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Genderlog @genderlogindia
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I am not going to kick-off or start-off or begin the topic of this week. :p I am going to dwell, rustle, ripple, dance, dive, feel, caress, breathe through it. Everyday moments as Feminist Spaces. 1/n
Many years back, I was living in the South Indian city of Coimbatore. I was teaching at a University there after returning from United States. I was a solo woman in her late-thirties, living alone. In the campus, I was the only such woman that I knew of. 2/n
I sensed the difference acutely. During weekends I would travel to the main city (I was living in the outskirts) to watch a movie and eat out. At the restaurants, I was often the only woman eating alone. 3/n
The attendants used to ask if I was expecting someone, families nearby sometimes turned around to watch me eat alone. Even if nobody asked/stared, I was acutely aware that I was different and uncomfortable. My brain did the fill-in-the-blanks. 4/n
I was miserable and angry. I felt like a burden on the space, an intrusion. I am not sure exactly when that changed but it did. And this is how it did. 5/n
Instead of allowing myself to be the object of other's gaze (in my mind), I became the witness/storyteller of other people/beings moments. I turned outwards. 6/n
I had training in ethnographic research and I had practice in entering and being with persons of other cultures, of observing, of being open, of self-reflexivity, and being curious. 7/n
I activated my ethnographer-persona. Except that now I had no research agenda. No specific thing I was looking for. I was simply present to others. 8/n
What emerged in that process, in my openness to be present for others, was my own beliefs of Utopia -- an ability to hold the other sacred, to search for what is beautiful, to connect sans social categories, at least in that moment of experience. 9/n
What emerged without me realising it at that time, that when I lifted my face, turned outwards, and received the world, I had ceased to give others power over how I lived or what I did. I was now in joy and I was doing certain things easily. 10/n
For example, I started to visit restaurants gleefully, hoping interesting people would walk in and do interesting things. When there was no customers, the attendants, the ones who swept the floor or tables, cash clerks/managers all became an area of curiosity. 11/n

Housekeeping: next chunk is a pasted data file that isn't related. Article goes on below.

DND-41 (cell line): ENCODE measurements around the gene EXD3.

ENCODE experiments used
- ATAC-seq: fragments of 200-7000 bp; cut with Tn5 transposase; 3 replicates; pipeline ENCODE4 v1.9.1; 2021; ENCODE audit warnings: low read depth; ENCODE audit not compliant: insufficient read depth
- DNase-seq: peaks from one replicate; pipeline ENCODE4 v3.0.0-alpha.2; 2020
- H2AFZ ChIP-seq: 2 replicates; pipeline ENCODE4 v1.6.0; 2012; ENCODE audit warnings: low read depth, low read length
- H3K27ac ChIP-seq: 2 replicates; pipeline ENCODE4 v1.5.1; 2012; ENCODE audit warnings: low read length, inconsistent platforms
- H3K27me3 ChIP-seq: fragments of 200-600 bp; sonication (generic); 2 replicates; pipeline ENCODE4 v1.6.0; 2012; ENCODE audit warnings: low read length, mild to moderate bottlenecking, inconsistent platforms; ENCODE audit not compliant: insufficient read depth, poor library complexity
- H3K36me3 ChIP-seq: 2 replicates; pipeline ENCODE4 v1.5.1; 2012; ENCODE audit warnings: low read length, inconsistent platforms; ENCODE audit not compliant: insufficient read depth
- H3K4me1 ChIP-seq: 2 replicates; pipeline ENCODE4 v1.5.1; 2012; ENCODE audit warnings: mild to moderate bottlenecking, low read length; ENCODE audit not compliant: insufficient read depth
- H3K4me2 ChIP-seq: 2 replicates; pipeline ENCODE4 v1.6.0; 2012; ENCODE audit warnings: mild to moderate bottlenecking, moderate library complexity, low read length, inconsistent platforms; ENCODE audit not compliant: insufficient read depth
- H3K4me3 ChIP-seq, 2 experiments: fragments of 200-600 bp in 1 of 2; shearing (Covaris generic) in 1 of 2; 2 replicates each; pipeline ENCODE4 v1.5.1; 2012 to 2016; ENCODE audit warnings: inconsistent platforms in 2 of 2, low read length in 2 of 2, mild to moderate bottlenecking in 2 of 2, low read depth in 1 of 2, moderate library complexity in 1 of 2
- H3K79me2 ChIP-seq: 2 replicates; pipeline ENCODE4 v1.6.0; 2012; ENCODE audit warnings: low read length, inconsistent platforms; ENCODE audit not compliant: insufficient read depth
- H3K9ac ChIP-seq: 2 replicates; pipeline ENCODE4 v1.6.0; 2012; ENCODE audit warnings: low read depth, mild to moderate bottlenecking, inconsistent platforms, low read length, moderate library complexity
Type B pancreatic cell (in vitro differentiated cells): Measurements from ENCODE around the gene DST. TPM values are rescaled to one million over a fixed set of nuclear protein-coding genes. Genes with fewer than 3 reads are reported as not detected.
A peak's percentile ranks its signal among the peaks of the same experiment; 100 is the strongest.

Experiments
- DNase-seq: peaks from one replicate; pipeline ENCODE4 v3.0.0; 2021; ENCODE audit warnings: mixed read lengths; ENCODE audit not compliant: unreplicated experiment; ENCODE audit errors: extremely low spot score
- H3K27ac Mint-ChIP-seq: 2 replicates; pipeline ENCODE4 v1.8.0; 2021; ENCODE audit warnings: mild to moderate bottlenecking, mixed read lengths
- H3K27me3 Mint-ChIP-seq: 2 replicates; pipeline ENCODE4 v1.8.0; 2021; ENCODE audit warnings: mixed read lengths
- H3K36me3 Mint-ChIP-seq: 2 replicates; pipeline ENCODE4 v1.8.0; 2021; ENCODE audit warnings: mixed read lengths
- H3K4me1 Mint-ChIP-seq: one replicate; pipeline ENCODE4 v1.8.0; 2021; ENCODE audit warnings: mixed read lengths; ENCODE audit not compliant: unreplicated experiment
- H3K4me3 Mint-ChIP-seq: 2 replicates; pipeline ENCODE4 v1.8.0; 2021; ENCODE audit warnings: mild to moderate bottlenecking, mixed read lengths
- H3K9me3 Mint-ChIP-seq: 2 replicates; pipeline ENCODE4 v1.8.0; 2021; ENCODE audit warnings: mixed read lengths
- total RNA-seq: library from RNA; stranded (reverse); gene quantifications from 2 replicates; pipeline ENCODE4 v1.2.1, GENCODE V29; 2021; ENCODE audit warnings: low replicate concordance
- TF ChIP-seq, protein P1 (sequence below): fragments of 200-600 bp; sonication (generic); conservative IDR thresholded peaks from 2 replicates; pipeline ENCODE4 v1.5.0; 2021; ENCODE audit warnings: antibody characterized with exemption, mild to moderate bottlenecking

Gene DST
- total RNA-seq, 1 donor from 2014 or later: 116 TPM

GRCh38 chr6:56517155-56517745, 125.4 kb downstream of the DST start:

And because I was curious, I sat differently, I positioned my seat differently, I looked differently. It had an effect. Folks began to warm up easily to me. I could make friends with anyone I chose within few minutes. 12/n
Curiosity is a wonderful quality. It is the quality of a toddler, of an infant. Just before we were told/given other messages. Just before we began to develop our beliefs of right and wrong, dos and don'ts. 13/n
Curiosity comes from a space of power. I can be curious about you only when I am not afraid of you, threatened by you, intimidated by you. I can be curious when I have nothing to prove to you, nothing tangible to benefit except perhaps future possibilities. 14/n
For me being curious also ended mind-chatter, the negative self-talk. I was free of the moments when the society/culture/customs invaded my inner recess. Instead I had stepped into a different role -- that of a storyteller. 15/n
Over the years, I honed the skills of being present, of being a joyful and compassionate witness and most easily I began to reclaim spaces. 16/n
I was travelling often now. No, not to far off cities or countries. But travelling sometimes just in the road outside my home, or to tea shop just outside the campus, sometimes from across my window, sometimes in buses/trains and sometimes in bus-stands and train stations. 17/n
I was travelling in my backyard. I was travelling my home, my heart, my being. 18/n
You see, irrespective of who says what, does what, demands what, ignores how, castigates how, fixes how, this moment, this very moment-- I can choose how I plan to feel and what I want to attend to in the world around me. And in this moment, I am free. 19/n
My first bachelor's degree was in Zoology (we studied a bit of physiology on the way). Then I diverted to humanities. Whereas I have experienced benefits of each area of study, I am sad they are segregated. 20/n
At the centre of each of our universe is Us. Us in this human body. The bodies are different but I assume all of us have some common level of brain and heart function, some level of body function that allows us to sensorily experience the world, process and interpret it, 21/n
Brain is a feminist organ. 22/n
When I examined it-- the neural circuits, the different parts of the organ, the cells-- and the "I" that both shapes it and is shaped by what it processes, I found that it is a wonderful space where I could enact revolution. 23/n
And that I could use the brain process and my ethnographer training to engage with the world radically. Over the coming week, I will showcase some of the ways I did that and share some stories. 24/n
In the meantime, if you have stories to share on the theme "Everyday moments as Feminist Spaces", please tweet them to this handle.
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